Listen to and watch Rabbi Greenberg on the 3rd Epoch of Jewish History

Inner Priest: Looking for the Little Bit of Special

There is a wonderful teaching by Rav Nachman of Breslov in which he writes:

Know that you must judge all people favorably. This applies even to the worst of people. You must search until you find some little bit of good in them. In that good place inside them, they are not bad! If you can just find this little bit of good and judge them favorably, you really can elevate them and swing the scales of judgment in their favor. This way you can bring them back to God. (Likutey Moharan I:282)

It is amazing to think that in each and everyone of us there is something special. Rav Nachman is asking us to be less judgative and more curious about the people around us.

I was thinking about this Torah when reading Emor, this week’s Torah portion. There we read a whole lot of laws regarding the person and conduct of the Priests. To many this is troubling in the adulation of one particular form of perfection. But in thinking about it this week I came to enjoy the idea that the Priest might represent something special as part of the whole of the people of Israel. Maybe our collective sense of being special is connected to the Priest being in our midst. Like Rav Nachman’s teaching, if each of us is a microcosm of Israel, there be a little part in each of us that special like a Priest. Like the Priest there is that little bit of special that is set a side and is supposed to be treated with extra care and even restrictions. What would it be like to not only be constantly looking for that little bit of special in the people we love, but even in the worst people? In the process of this openhearted search we might even discover that very special bit of goodness in ourselves.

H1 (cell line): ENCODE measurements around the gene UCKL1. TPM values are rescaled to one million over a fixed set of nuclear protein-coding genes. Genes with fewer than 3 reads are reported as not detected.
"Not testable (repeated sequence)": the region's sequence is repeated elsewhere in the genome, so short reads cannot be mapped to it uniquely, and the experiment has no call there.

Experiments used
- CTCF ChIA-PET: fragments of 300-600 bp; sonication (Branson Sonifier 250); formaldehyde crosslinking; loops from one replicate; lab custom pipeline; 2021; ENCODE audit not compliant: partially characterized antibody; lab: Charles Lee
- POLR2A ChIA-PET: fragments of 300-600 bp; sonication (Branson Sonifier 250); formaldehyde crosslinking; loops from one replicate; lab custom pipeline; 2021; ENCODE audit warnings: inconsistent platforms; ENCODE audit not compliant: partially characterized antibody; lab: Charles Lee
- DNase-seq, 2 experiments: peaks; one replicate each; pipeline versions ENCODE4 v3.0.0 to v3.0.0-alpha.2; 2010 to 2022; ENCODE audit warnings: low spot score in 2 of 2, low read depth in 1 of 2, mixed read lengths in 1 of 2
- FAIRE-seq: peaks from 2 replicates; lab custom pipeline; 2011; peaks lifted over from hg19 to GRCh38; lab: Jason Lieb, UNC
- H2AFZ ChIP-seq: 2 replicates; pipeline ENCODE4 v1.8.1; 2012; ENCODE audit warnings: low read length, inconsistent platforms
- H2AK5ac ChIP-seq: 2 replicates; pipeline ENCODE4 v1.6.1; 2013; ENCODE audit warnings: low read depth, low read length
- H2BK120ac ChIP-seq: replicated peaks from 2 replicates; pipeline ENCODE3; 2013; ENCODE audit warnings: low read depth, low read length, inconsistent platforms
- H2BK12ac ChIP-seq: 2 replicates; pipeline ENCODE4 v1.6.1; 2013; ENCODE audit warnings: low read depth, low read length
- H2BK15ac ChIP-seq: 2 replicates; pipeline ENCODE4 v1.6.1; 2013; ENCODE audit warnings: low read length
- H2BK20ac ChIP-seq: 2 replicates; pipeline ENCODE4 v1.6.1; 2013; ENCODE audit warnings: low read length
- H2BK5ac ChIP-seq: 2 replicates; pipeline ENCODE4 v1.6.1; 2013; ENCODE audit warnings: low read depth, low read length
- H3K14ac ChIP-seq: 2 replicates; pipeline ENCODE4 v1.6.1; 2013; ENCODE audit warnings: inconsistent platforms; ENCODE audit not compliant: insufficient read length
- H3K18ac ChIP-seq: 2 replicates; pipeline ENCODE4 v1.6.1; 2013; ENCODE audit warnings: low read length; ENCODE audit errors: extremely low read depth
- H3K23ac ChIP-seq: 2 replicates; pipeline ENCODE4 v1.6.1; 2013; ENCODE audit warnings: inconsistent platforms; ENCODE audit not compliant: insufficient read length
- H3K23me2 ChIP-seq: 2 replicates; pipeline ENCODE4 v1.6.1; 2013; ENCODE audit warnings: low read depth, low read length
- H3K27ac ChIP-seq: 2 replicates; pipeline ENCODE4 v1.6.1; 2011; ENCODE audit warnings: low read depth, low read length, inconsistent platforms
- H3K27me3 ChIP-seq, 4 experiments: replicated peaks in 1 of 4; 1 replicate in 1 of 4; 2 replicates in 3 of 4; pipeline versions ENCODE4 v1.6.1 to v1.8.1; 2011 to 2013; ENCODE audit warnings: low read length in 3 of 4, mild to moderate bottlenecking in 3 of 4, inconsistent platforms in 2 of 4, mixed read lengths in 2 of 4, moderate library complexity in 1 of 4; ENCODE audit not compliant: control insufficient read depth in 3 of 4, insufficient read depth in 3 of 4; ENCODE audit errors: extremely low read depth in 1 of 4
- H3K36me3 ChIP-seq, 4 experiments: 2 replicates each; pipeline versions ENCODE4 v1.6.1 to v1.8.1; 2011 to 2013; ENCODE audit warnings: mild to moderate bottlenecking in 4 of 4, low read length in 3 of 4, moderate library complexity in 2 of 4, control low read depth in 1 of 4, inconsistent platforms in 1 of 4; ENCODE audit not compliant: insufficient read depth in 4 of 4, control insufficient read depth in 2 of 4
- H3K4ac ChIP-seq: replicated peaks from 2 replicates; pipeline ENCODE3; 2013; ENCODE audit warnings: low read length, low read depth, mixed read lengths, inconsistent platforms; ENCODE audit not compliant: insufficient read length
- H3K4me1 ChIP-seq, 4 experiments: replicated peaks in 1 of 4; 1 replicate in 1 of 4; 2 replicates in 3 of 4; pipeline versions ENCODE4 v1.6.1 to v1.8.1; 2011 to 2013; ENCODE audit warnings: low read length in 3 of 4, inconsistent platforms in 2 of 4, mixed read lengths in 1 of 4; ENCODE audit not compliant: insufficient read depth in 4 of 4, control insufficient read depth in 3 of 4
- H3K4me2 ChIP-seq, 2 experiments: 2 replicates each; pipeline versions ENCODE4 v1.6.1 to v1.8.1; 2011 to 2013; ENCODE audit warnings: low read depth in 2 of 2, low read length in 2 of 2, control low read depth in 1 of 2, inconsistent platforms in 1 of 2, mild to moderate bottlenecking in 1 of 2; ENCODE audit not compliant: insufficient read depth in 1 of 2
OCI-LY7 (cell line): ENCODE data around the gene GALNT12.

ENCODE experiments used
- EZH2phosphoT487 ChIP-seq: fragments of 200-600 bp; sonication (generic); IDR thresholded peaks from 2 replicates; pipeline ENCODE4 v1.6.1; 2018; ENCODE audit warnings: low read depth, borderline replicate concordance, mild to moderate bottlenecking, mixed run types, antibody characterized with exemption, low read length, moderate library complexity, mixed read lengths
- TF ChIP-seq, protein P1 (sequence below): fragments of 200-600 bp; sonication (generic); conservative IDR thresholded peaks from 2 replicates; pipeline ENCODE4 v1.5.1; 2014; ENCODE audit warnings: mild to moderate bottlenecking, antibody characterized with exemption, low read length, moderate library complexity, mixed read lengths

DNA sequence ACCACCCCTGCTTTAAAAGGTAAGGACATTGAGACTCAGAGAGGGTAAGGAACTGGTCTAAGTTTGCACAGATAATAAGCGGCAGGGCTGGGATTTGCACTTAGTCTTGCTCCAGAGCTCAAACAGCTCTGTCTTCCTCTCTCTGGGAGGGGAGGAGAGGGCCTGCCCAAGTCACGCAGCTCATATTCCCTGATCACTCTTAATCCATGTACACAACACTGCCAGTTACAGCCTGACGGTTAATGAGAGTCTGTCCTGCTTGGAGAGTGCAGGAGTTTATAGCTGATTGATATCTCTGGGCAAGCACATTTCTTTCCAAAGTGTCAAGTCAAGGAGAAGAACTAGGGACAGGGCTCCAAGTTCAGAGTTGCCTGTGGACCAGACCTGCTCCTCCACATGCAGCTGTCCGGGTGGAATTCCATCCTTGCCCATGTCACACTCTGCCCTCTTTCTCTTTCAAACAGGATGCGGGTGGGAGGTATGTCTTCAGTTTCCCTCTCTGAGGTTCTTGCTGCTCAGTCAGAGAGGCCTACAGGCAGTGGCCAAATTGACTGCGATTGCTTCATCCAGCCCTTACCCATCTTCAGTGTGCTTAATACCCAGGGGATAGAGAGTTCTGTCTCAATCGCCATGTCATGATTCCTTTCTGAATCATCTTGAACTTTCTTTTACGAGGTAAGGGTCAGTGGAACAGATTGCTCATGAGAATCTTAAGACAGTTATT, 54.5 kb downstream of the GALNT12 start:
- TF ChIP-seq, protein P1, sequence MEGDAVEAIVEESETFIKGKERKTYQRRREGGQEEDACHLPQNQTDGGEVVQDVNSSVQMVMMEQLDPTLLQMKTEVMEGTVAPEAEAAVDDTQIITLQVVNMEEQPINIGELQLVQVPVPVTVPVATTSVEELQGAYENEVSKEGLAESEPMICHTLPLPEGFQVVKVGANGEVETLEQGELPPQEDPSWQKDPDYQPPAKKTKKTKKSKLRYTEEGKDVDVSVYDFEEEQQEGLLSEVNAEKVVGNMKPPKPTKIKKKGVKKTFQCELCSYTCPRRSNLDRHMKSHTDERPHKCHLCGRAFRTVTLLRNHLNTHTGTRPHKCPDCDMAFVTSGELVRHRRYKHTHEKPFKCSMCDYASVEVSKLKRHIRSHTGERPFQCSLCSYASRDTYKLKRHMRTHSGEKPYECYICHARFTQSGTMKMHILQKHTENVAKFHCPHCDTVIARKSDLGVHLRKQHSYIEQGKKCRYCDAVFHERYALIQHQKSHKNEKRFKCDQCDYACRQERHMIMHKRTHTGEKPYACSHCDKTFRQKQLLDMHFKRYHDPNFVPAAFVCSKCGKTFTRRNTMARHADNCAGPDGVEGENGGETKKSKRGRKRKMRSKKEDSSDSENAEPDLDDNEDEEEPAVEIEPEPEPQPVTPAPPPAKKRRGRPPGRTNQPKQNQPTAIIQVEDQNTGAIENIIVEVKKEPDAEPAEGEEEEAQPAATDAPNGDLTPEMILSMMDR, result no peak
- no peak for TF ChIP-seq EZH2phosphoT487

What Is In A Name?

God willing Adina and I are expecting our fourth child at the end of July. In this context we have been giving a fair amount of thought into what to name this child. What is in a name?

This question reminds me of interesting writings in Freakonomics where University of Chicago economist Steven Levitt and New York Times journalist Stephen J. Dubner tackle the importance of names. How much does your given name impact your opportunities in life?

This question of the importance of a name was in my head when reading Emor, this week’s Torah portion, in which we account of the case of the blasphemer. There we read:

And the son of an Israelite woman, whose father was an Egyptian, went out among the children of Israel; and the son of the Israelite woman and a man of Israel strove together in the camp. And the son of the Israelite woman blasphemed the Name, and cursed; and they brought him to Moshe. And his mother’s name was Shelomit, the daughter of Dibri, of the tribe of Dan. And they put him in ward, that it might be declared unto them at the mouth of the Lord. And the Lord spoke to Moses, saying: ‘Bring forth him that has cursed without the camp; and let all that heard him lay their hands upon his head, and let all the congregation stone him. And you shall speak to the children of Israel, saying: Whosoever curses his God shall bear his sin. And he that blasphemes the name of the Lord, he shall surely be put to death; all the congregation shall certainly stone him; as well the stranger, as the home-born, when he blasphemes the Name, shall be put to death.  (Leviticus 24:10- 16)

On one level we see the tragedy of this unnamed person who is killed because he uttered God’s name. British anthropologist Mary Douglas suggested that if wordplay is admitted, the story could be read to say that the blasphemer hurled insults at the Name of God, and then God ordained that the blasphemer should die by stones hurled at him. Douglas goes on to suggest that the story told to children could go like this: Once there was a man with no name, son of Retribution, grandson of Lawsuit, from the house of Judgment, who pelted insults at the Name, and God said that he should die — because he pelted God’s Name, he should be pelted to death. In this context even though he does not have a name the names of his ancestors have a large impact on his path. He seems to destined for death row. Another interpretation might be that if he actually had his own name he would not have cursed God’s name.

All of this is to say that we are open to suggestions for good names for our child.

Enter your email address to subscribe to this blog and receive notifications of new posts by email.

Join 245 other subscribers

Archive By Topic

%d bloggers like this: